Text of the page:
Theater On The Move: Who Needs A Fourth Wall, Anyway?
A sea of viewers sits quietly enthralled, while a company of actors, established in their world of illusion, make believe they’re not there at all.
An imaginary barrier that exists between actors and audiences in theatrical performance, the fourth wall carves out space for realism in a fictional world. But not only is the fourth wall being broken, but theater is on the move, traveling between spaces and city blocks, taking audiences along for the ride. This is immersive theater, and then some.
“[W]hen a production breaks the fourth wall — immersing audience members fully and completely in the world of the play — there are no limits,” explains Hallie Sekoff in her article for Huffington Post.
Here are five ground-breaking productions that have made the life of the stage something of a movable feast for theater-goers.
you me bum bum train (2004-present)
If you’re lucky enough to grab a ticket to the London-born “You Me Bum Bum Train”, you’ll find yourself propelled through a labyrinth of independently staged rooms, and possibly tapped to improvise alongside the actors.
“At one point you might be an American football coach, coaching your team to victory, next you’re a musician about to jump in the arms of adoring fans,” the Huffington Post describes.
It’s hard to say too much about this ongoing production, however, since ticket holders are asked to keep close-lipped about the whole affair. But Mark Lawson’s review of the experience, “Addressed as ‘passengers,’ we are weighed…and advised that if the experience ever becomes too much, we should place our hands in a T-shape and say ‘time out’ three times,” is too, too tantalizing a non-description.
Staged in London by experimental theater company Jericho House, “Katrina” took up residence in a disused warehouse, recreating New Orleans before and after the catastrophic hurricane.
Escorted through the entire building, audience members experienced each floor dressed as a different part of the New Orleans cultural identity, from storage for paper mache masks awaiting their big day at Mardi Gras, to the Funky Butt bar, a New Orleans jazz institution destroyed in the wake of Katrina.
The play “transforms the relationship with the audience," playwright Jonathan Holmes told The Guardian. "The sense of witnessing an event is more visceral and more immediate."
And therein lies the beauty of a fourth wall blown apart.
you once said yes (2011)
Moving through a building is one thing; sprawling through Camden, London, is quite another. “You Once Said Yes,” staged by the Look Left Look Right Company, managed quite a feat when it led audience members from a storage capsule to the likes of St. Giles’ Cathedral and Greyfriar’s Kirk, arming them with backpacks filled with items to be used during the play.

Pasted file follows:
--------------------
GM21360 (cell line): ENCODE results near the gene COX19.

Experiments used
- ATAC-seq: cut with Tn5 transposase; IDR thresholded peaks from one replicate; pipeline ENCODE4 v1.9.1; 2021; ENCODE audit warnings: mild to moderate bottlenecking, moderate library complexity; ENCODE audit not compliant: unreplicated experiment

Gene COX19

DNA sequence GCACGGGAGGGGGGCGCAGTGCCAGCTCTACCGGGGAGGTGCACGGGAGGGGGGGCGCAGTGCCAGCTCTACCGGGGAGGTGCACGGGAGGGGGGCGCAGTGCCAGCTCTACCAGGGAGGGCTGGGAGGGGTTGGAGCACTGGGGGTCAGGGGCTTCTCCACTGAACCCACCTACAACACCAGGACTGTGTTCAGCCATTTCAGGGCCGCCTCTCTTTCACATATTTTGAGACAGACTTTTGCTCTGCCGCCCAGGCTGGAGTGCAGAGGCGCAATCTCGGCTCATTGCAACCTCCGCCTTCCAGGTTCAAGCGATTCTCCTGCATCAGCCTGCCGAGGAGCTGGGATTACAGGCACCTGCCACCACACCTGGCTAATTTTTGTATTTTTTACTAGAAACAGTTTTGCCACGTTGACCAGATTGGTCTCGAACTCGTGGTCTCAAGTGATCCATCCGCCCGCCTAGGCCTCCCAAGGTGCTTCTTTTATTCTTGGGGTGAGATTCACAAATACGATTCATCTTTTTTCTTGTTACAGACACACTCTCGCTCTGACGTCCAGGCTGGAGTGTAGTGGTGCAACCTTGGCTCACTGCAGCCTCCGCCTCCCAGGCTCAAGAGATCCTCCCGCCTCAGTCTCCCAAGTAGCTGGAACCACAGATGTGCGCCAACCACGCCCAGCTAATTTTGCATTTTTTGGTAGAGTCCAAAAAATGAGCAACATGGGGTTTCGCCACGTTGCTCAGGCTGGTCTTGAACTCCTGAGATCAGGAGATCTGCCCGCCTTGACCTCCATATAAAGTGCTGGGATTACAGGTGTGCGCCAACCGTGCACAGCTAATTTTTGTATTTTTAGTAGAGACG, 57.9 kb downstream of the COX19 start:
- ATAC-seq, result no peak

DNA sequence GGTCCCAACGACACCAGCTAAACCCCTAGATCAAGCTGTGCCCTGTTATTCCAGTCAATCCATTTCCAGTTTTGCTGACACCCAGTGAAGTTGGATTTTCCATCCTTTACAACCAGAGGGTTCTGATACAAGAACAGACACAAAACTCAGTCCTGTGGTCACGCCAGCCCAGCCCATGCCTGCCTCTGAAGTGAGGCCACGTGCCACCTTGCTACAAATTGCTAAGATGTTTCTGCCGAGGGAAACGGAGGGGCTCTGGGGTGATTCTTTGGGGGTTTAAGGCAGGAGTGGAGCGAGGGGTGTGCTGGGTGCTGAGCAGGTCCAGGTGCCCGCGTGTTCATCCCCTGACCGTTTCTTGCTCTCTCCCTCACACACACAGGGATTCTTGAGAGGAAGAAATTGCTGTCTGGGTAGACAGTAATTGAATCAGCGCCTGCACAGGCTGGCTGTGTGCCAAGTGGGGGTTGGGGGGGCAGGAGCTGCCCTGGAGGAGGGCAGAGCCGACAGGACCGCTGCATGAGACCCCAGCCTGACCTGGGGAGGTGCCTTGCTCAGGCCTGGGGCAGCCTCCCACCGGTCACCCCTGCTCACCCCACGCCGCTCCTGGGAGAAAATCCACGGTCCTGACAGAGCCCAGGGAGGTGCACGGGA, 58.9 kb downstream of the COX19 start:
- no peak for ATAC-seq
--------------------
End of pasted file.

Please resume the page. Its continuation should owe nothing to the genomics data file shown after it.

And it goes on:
“One of the great things about this show, besides its slippery, snake-like structure, is that it is constantly surprising – even when you think you've got the measure of it,” explained theater reviewer Lyn Gardner in The Guardian.
So much for relaxing in your seat!
the tenant (2011)
The creepy, voyeuristic tale of “The Tenant,” made famous by Roland Topor’s 1964 novel and later by Roman Polanski’s 1976 adaptation, came to life with equal creepiness in the Woodshed Collective’s staging over five stories of the West-Park Presbyterian Church in New York, transformed into a Paris apartment building and its surroundings.
“The Tenant … allows lurkers and roamers to stare the performers in the face and vice versa,” explains one New York Times review. “[W]hat’s the fun in following a straight narrative when a dramaturgical scavenger hunt awaits? Something interesting — or at least loud — always seems to be happening.”
“With so much sinister action and so many stairs, the show is not for the faint of heart or weak of quadriceps,” explains another review. “Audiences can follow one set of characters throughout an evening, or hopscotch from floor to floor.”
eta 1.0 (2016)
Also staged by Woodshed Collective, “ETA 1.0” was a trip. Literally.
Described by the theater company as, “A workshop festival of theatrical adventures across NYC,” the production featured a cast of over 20 actors staging scenes in various locations, from pay-phones to fountains.
“It’s designed to allow New Yorkers to experience the city anew by reimagining diverse pieces of architecture as settings for a series of unexpected happenings,” Woodshed Collective explained. “From the Bethesda fountain to the L train, from the Bowery to your bathroom, ETA allows you to travel out of the mundane and into the inspired.”
Best of all, “You tell us your preferences, and we select a trip for you.” That’s as custom-made a movable theater experience as there is.
Given the degree to which the fourth wall has been blown apart so far, it’s pretty exciting to think about what might be just around the corner. An in-flight theater company jetting audiences to locations cross country? An underwater adventure staged in a submarine? Who knows. Without a fourth wall, there are no limits.